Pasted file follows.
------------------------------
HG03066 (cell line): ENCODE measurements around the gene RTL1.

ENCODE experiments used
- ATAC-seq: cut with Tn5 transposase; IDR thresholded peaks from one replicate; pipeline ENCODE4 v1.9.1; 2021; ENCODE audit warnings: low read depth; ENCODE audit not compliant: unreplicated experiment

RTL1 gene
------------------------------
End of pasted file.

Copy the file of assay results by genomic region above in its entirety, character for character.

HG03066 (cell line): ENCODE measurements around the gene RTL1.

ENCODE experiments used
- ATAC-seq: cut with Tn5 transposase; IDR thresholded peaks from one replicate; pipeline ENCODE4 v1.9.1; 2021; ENCODE audit warnings: low read depth; ENCODE audit not compliant: unreplicated experiment

RTL1 gene